Posts Tagged ‘Henry the Navigator’

History Debunked on Black African Complicity at the Beginning of the European Slave Trade

September 7, 2021

This is another provocative video from History Debunked’s Simon Webb. In it he describes how the modern European trade in African slaves began in 1442 with the Portuguese explorer, Antao Goncalves and a Black slave, Adahu. Goncalves, whom Webb calls Anton, had been commissioned by the Portuguese king, Prince Henry ‘the Navigator’ to acquire seal skins and oil. Eager to ingratiate himself with his royal master, Goncalves raided west Africa for slaves. One of those captured was Adahu, who spoke Arabic. Adahu explained that he was a chief and if he was set free, he would help the Portuguese acquire as many slaves as they wanted as he knew the local slave markets. Goncalves took him back to Portugal, where he impressed the king, and he and Goncalves went into partnership slaving. Although the Portuguese had acquired slaves through seizing foreign vessels before, and the Arabs had imported Black slaves into the Iberian peninsula for centuries before the beginning of the European trade in Black slaves, this marked the beginning of the modern slave trade.

Webb also points out that both Europeans and Africans attempted to cheat each other. Europeans attempted to pass off broken or substandard goods, like broken muskets to their African partners, while Africans adulterated the gold they used to purchase goods from the Europeans. Webb points out that this isn’t a popular view now, as it conflicts with the image of Africans as helpless victims. But he argues that the simple logistics of operating a mass slave trade means that Europeans had to have African assistance. They simply couldn’t have enslaved and carried off the large numbers they did if they had carried on capturing them directly, as they earlier had done. He also states that it is similarly mistaken that it was Europeans who brought slavery to America. Both the Aztecs and Maya enslaved their enemies, while in modern Alaska the Haida and Tlingit did the same so that about a quarter of the indigenous population may have been slaves.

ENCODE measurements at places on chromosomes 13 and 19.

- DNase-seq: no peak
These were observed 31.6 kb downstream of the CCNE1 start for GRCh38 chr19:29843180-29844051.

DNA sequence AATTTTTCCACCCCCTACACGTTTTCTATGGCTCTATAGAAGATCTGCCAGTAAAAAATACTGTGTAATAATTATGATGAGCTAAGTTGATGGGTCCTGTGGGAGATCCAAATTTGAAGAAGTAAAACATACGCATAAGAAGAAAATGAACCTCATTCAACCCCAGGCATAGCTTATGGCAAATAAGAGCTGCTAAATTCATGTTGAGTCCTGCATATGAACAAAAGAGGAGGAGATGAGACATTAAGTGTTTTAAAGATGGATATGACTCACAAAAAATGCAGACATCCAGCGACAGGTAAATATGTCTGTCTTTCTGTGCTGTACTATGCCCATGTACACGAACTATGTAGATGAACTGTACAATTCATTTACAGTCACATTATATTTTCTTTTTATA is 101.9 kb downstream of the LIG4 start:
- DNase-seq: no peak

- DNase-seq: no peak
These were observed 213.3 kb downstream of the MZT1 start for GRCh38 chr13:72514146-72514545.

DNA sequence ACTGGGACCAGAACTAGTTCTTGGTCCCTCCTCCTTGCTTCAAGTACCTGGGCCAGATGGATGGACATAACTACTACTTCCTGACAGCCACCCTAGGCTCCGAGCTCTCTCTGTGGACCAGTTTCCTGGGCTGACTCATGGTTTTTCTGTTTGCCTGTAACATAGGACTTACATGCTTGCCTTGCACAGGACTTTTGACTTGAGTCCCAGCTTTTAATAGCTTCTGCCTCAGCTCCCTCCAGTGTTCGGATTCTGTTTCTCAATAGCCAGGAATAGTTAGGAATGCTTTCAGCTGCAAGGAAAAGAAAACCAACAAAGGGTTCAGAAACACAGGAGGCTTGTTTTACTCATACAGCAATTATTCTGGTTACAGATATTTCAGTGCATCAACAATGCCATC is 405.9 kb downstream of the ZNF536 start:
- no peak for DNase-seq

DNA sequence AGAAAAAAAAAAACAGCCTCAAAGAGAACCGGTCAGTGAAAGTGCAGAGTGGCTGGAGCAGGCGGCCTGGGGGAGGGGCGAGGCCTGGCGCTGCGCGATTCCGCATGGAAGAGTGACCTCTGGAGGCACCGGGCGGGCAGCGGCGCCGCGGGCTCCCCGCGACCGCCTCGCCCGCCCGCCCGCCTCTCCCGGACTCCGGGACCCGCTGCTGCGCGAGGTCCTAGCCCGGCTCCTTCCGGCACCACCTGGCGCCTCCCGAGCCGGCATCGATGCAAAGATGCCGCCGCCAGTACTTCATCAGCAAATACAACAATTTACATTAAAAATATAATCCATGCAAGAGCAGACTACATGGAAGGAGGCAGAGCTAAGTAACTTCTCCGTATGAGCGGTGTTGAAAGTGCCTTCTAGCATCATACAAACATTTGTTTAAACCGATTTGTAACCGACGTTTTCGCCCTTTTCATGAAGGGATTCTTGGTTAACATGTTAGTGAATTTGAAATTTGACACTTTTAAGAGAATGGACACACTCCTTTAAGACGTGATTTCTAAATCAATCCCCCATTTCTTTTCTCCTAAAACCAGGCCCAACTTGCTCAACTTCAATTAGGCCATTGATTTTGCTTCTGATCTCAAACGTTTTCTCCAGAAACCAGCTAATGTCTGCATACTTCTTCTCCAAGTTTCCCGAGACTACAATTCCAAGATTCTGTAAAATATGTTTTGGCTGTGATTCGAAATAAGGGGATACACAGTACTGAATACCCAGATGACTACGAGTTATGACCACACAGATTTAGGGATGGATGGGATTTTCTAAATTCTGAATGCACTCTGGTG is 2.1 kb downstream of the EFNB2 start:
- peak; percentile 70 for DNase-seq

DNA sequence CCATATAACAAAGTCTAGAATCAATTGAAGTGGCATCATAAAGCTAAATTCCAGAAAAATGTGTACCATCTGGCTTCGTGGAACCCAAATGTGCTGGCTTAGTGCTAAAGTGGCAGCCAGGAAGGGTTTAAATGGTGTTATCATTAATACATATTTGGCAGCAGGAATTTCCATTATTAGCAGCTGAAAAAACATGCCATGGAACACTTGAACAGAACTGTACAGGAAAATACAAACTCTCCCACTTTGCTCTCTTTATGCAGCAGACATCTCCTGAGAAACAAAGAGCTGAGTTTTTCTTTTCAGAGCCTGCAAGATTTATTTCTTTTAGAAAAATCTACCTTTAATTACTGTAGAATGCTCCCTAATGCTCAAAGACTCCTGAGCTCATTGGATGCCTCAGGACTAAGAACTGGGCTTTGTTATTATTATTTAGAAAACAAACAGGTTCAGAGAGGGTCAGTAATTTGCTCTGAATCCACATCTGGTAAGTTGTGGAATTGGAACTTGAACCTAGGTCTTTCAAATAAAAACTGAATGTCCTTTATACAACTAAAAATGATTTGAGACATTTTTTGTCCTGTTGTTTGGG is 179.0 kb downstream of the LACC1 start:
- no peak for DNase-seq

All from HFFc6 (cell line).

I’ve said before that Webb is a man of the right, and that some of his facts may need to be checked. But as far as I can tell, he is correct. Hugh Thomas describes how Goncalves captured Adahu in his The Slave Trade, who says on page 55:

“These new captives included a local chief, Adahu, who spoke Arabic. He negotiated his own release, and that of a boy from his own family, on the understanding that if he were taken back to where he had been found he would deliver some black slaves in exchange.”

Black African involvement in the transatlantic slave trade has been mentioned in museums and documentaries. The exhibition on the city’s involvement in the slave trade at Bristol’s city museum in the 1990s, entitled ‘A Respectable Trade’, included it, and there was a documentary about it in the same decade on Channel 4. More recently a programme on the history of that part of Canada and America also discussed slaving by the Tlingit and gave the same proportion of the enslaved indigenous population in that part of north America at the time.

However, I do think there is a very strong drive to place the blame for slavery solely on White Europeans. I don’t think many Black Brits are now aware how their ancestors were enslaved by other Africans and there does seem to be a reluctance to state just how massively some African princes did profit from the trade.